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RRAS policy for outside vendors. How to limit access to specific servers?

I need to allow VPN access to a couple of outside vendors to gain access to two of my servers.  I have RRAS set up, and an AD security group that users must be a member of before RRAS will allow them in.  Is there a way to create a RRAS policy that will limit which servers inside my network a user or user group can RDC into once they have established the VPN connection?  I would prefer that they can only RDC to the server(s) I select and not to my entire network.  I do not have a DMZ, or a public website.
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Lynn Huff
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Lynn Huff
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1 Solution
 
mcsweenSr. Network AdministratorCommented:
You will have to create another VPN policy in the Routing and Remote Access Console under Remote access Policies.

Set it up exactly like your current one but as a condition add "Windows-Groups" and add a group that has these restricted users in it.

Click Edit Profile, Click IP Tab, Click Input Filters, Click New, Define the Subnet or IP (if just 1 IP use 255.255.255.255 as your mask) for the systems you want to allow access to and select the protocol, OK, Change the radio button to "Permit only the packets listed below" and add more if you wish.

Make sure this policy is #1.  The way it works is when a user connects the RRAS server will test against policies in order until one matches.  Usually the last policy is a deny all policy
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merowingerCommented:
Also you can define Group Policies which denys the user access to specific servers
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Lynn HuffIT DirectorAuthor Commented:
Merowinger,

Thanks for the reply.  I won't have time to test your solution today.  Hopefully tommorow.  I'm trying to get the Input Filters vs Output Filters straight in my mind.  When I checked RRAS, it appears that INPUT is the destination and OUTPUT is the source.  Obviously IP traffic will flow both ways, so how do you keep straight which filter to use?

Good idea about using a GPO by the way.  I'll have to look in to that also.
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merowingerCommented:
This was posted from mcsween ;)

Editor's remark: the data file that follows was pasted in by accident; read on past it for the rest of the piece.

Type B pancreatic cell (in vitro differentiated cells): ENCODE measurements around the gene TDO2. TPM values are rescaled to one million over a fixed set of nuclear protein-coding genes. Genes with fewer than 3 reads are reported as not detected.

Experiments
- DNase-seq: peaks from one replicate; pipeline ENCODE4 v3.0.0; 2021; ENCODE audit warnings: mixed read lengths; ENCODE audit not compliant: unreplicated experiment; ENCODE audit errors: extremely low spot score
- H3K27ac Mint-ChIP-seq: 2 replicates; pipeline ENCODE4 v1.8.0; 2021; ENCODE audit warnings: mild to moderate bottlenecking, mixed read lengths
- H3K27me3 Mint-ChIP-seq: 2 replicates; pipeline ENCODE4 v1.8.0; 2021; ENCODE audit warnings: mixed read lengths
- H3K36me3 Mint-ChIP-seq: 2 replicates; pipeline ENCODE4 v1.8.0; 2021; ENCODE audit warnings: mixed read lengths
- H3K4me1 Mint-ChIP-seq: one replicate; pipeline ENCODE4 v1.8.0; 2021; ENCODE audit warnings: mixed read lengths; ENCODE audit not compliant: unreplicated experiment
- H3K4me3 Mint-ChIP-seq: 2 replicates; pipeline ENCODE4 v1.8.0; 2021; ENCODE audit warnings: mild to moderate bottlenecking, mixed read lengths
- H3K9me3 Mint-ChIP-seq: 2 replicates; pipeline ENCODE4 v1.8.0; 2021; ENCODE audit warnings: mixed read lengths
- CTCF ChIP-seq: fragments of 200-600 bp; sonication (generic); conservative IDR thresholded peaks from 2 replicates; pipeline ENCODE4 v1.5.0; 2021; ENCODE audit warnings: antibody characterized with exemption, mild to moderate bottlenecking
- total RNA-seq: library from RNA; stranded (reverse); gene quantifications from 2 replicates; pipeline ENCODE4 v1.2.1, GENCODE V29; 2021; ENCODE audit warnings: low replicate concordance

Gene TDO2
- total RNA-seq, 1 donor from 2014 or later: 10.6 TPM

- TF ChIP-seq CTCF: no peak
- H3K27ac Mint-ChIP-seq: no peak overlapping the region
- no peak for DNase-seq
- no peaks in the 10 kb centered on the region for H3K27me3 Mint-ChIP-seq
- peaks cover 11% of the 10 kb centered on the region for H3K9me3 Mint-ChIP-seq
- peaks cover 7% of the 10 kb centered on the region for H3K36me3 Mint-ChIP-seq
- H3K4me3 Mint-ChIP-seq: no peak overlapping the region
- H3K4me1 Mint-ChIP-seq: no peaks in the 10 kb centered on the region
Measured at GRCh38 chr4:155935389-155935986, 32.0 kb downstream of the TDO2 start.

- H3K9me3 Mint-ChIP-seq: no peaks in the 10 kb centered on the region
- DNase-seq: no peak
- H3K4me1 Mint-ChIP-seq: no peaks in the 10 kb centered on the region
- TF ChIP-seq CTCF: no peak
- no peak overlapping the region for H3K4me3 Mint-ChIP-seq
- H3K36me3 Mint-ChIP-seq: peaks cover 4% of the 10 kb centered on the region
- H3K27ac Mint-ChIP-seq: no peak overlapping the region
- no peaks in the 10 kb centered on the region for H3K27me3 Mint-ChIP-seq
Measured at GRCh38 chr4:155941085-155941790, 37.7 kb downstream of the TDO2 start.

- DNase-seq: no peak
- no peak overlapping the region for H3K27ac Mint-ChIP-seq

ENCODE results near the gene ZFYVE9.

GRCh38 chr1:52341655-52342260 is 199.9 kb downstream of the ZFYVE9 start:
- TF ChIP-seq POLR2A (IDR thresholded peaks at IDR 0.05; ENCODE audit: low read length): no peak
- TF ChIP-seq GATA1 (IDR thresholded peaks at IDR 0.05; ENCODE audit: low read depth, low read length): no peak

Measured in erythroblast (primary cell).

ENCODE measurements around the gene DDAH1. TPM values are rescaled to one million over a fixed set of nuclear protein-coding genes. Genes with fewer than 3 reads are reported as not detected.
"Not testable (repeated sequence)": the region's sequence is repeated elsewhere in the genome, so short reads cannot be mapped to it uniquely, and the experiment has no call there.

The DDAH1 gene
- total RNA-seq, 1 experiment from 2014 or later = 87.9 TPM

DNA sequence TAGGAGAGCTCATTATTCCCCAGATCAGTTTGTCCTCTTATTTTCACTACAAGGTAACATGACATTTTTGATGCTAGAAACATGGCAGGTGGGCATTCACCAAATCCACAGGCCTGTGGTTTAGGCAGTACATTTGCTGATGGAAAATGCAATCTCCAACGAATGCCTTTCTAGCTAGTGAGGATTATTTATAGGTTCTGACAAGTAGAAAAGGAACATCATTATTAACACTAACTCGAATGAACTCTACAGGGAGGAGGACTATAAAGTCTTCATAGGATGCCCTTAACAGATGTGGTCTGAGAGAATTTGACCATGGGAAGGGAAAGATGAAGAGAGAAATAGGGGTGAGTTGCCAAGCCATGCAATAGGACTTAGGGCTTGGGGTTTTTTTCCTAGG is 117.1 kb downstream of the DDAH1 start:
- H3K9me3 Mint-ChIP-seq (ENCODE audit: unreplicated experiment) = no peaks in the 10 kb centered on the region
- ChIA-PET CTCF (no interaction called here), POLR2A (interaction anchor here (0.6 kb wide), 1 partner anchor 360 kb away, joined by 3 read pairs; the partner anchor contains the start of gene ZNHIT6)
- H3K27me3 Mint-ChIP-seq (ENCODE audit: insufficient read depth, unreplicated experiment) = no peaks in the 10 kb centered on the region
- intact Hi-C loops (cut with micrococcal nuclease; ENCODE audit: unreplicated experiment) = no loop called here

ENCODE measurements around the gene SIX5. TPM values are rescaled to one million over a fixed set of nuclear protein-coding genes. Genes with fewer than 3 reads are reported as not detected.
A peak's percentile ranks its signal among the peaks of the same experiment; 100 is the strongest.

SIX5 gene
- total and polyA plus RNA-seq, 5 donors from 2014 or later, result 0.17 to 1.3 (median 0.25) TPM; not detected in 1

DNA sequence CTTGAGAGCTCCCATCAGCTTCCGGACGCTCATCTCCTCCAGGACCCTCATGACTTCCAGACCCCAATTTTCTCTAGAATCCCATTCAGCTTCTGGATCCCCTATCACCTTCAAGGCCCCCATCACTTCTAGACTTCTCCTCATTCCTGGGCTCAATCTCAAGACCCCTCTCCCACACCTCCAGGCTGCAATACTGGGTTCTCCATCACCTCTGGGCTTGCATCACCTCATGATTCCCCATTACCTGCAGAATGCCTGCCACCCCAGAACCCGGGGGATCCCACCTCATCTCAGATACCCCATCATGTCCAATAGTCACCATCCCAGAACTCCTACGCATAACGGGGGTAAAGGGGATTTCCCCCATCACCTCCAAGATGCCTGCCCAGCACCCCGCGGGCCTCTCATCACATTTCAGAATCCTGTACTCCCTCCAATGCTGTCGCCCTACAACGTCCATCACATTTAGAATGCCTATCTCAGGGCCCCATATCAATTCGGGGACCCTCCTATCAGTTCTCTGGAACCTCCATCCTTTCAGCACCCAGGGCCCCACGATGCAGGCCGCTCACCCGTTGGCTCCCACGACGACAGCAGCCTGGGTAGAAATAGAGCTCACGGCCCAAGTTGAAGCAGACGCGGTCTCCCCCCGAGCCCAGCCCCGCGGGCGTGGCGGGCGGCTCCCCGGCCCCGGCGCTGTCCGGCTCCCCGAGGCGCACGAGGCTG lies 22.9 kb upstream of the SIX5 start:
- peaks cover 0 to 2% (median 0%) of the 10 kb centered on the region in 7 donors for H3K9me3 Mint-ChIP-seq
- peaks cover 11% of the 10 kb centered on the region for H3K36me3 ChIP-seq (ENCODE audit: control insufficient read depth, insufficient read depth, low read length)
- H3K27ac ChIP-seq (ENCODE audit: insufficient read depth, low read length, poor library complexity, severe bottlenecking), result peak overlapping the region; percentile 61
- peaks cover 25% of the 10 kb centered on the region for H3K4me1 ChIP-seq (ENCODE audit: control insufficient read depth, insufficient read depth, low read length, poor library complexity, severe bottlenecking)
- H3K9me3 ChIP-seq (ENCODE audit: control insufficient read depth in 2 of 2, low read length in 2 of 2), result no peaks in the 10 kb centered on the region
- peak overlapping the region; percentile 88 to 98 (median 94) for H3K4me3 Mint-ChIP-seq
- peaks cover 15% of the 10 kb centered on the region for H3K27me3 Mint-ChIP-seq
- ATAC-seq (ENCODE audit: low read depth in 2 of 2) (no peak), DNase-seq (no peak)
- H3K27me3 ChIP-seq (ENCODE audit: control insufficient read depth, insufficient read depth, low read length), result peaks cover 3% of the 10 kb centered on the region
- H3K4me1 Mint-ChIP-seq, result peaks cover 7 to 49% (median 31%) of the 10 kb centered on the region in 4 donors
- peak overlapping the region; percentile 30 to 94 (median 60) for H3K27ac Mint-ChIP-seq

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Lynn HuffIT DirectorAuthor Commented:
McSween:

Thanks for the reply.  I won't have time to test your solution today.  Hopefully tommorow.  I'm trying to get the Input Filters vs Output Filters straight in my mind.  When I checked RRAS, it appears that INPUT is the destination and OUTPUT is the source.  Obviously IP traffic will flow both ways, so how do you keep straight which filter to use?

Good idea about using a GPO by the way.  I'll have to look in to that also.
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mcsweenSr. Network AdministratorCommented:
Input filters define which resources on the network clients are allowed to access
Output filters define which clients/IPs/Networks are allowed to connect

You might define an output filter if you want someone to be able to VPN from a remote office but you don't want them connecting from home.  In this scenario you would define allow access from the remote office IP  and block all others.
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Lynn HuffIT DirectorAuthor Commented:
Thank you very, very much.  I was able to test your solution this morning and it works exactly as I had hoped.  One note, I did have to allow the IP address of my DNS servers in order to get DNS to work over the VPN.  But, I then selected the remote users of the DNS servers so that my vendors cannot RDC into them.
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mcsweenSr. Network AdministratorCommented:
You can define a protocol/port for each IP that is allowed.  DNS uses UDP 53 and sometimes TCP 53.  Leave the source port empty and enter 53 as the destination port.
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